“To put that in perspective we had four such deaths in 2016, six deaths in 2017 and we had 10 in an eight week period this year,” Dr. Jim Shames, Jackson County health officer said.
The alarming number has agencies in the area worried it could be the beginning of a new trend.
“The concern is that it could represent a significant shift in the potency in the heroin in the community. It could indicate that we could have fentanyl in a significant amount in our drug supply,” said Dr. Shames.
While experts have yet to receive the toxicology reports, they believe drug dealers may be selling heroin laced with fentanyl.
“This could be 100 to 1,000 times more potent than heroin so tiny amounts of fentayl can be prove to be dangerous and fatal,” said Dr. Shames.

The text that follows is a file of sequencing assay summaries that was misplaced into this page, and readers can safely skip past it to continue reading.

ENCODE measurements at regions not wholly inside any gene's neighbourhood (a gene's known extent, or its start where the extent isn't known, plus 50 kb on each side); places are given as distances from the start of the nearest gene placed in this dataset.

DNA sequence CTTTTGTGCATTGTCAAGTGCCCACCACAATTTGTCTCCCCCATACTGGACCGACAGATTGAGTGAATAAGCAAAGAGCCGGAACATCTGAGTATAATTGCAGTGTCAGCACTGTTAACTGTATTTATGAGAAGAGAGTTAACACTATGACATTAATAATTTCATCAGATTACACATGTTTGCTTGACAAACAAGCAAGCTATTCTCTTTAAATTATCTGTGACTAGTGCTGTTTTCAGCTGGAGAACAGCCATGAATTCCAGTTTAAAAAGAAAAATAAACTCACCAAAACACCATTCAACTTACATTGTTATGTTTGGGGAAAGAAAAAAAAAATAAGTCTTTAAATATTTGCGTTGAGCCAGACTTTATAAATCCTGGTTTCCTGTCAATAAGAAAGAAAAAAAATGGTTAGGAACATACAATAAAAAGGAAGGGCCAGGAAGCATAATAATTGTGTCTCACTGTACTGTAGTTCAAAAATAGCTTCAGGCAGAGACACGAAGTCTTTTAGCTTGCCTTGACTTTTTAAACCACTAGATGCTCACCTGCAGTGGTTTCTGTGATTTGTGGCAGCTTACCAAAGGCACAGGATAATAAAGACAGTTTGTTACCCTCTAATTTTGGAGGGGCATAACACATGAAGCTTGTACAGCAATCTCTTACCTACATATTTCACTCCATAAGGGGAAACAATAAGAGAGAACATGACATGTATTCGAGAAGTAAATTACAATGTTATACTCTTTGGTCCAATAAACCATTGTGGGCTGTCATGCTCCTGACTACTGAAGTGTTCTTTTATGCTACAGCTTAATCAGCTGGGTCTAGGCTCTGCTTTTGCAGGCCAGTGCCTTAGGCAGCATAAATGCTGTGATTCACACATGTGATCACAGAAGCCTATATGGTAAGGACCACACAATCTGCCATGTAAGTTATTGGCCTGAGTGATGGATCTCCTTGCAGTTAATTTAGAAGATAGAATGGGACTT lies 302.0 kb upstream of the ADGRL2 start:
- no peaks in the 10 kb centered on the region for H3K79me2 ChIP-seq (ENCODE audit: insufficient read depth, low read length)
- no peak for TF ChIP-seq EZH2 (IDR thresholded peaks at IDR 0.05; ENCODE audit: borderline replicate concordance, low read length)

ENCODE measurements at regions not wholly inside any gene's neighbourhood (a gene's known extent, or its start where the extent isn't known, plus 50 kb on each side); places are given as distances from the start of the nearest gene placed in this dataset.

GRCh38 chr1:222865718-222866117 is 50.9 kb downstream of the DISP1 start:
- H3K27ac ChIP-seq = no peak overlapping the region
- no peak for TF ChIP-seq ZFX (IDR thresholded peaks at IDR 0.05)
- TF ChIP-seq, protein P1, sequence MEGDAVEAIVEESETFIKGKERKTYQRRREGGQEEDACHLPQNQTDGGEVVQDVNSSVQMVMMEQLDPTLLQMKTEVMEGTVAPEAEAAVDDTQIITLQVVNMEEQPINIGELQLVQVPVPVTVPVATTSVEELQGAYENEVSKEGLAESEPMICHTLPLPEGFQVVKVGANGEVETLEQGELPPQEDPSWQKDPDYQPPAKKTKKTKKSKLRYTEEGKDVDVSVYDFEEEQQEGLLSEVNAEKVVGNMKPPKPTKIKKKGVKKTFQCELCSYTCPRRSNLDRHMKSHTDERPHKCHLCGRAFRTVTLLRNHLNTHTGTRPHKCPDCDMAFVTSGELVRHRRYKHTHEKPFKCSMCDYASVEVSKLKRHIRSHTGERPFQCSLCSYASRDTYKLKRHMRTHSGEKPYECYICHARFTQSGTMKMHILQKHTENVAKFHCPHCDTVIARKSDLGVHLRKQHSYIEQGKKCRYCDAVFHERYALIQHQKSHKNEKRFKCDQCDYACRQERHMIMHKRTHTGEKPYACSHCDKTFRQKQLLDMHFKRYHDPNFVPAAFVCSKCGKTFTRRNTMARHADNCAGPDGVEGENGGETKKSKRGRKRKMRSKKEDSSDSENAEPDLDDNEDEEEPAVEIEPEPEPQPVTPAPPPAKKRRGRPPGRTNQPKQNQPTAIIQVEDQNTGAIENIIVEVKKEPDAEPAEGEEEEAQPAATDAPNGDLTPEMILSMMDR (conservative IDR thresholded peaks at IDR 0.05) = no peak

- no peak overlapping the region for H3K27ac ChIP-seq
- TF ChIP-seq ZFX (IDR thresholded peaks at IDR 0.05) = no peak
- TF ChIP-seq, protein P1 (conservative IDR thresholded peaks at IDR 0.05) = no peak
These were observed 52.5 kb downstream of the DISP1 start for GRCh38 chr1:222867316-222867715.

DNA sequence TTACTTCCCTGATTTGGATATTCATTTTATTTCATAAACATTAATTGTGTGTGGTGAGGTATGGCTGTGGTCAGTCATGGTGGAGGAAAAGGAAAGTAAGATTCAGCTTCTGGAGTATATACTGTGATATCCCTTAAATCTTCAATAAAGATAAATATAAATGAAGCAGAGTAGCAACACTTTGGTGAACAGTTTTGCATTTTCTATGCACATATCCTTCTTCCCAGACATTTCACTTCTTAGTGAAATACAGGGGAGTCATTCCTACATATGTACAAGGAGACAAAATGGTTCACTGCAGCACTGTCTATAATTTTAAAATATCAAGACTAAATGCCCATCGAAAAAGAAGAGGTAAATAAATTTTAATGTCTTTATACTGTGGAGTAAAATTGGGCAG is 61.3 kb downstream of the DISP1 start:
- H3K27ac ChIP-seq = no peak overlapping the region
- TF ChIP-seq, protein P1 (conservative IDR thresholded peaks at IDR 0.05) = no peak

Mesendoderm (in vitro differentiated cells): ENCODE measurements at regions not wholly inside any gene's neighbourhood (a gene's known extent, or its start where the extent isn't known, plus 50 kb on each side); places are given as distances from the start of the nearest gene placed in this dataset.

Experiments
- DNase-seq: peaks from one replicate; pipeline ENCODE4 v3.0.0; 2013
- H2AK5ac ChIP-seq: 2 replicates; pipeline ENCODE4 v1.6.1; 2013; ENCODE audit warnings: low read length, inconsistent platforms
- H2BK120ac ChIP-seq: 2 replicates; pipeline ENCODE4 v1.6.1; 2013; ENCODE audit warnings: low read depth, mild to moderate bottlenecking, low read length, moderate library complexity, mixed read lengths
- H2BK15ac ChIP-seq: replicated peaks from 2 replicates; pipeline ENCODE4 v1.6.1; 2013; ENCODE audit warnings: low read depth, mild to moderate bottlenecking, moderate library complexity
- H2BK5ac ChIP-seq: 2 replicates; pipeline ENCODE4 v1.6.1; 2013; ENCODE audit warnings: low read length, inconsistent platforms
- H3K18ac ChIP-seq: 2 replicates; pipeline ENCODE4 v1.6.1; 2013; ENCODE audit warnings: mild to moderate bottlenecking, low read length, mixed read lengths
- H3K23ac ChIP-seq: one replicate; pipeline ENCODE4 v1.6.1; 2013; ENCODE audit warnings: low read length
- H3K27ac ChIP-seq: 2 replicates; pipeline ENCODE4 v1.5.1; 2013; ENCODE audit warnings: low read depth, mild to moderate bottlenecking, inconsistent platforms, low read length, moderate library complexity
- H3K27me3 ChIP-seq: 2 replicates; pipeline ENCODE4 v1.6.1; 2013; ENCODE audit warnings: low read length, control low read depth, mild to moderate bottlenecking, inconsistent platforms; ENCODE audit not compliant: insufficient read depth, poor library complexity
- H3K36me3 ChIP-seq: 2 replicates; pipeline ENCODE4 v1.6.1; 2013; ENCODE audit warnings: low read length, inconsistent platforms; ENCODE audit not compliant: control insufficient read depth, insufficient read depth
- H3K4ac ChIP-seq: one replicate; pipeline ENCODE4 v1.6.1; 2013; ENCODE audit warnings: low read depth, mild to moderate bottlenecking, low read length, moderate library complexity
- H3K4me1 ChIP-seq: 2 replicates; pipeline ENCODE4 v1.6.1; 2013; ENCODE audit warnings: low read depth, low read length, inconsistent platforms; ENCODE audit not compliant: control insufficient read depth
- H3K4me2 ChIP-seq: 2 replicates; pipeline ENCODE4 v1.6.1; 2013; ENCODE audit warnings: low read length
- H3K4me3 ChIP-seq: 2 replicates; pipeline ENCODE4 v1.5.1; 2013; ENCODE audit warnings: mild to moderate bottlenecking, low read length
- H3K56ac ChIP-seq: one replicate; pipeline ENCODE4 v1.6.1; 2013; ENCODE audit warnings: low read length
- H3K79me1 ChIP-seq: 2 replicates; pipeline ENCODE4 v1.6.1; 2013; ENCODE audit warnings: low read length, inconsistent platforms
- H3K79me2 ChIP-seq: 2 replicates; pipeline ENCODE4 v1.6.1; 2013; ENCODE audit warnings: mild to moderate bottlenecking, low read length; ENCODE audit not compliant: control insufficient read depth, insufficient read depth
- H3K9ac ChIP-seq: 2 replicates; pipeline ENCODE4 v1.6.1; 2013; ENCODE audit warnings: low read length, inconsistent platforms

Which is why law enforcement agencies are hoping the Oregon Good Samaritan overdose law will make people feel safer about calling 911.
“So if you are at a known drug house but you witness someone going into a medical crisis, overdose or whatever and you call then there is an immunity for you calling medical services and police to the scene,” Jackson County Sheriff Nate Sickler said. “You won’t in turn be charged with a crime or arrested if you call in and say ‘Hey look, I think someone is overdosing.’”
Sickler says the key thing to remember is how crucial time is. The faster the response, the more likely someone’s life will be saved.
“Waiting any time to clean up a scene or to not get medical help or police there with naloxone could mean the difference of that person surviving the incident,” said Sickler.
Law enforcement agencies say they have not had an overdose death since April 21. They think a bad batch of heroin may have possibly made its way into the valley.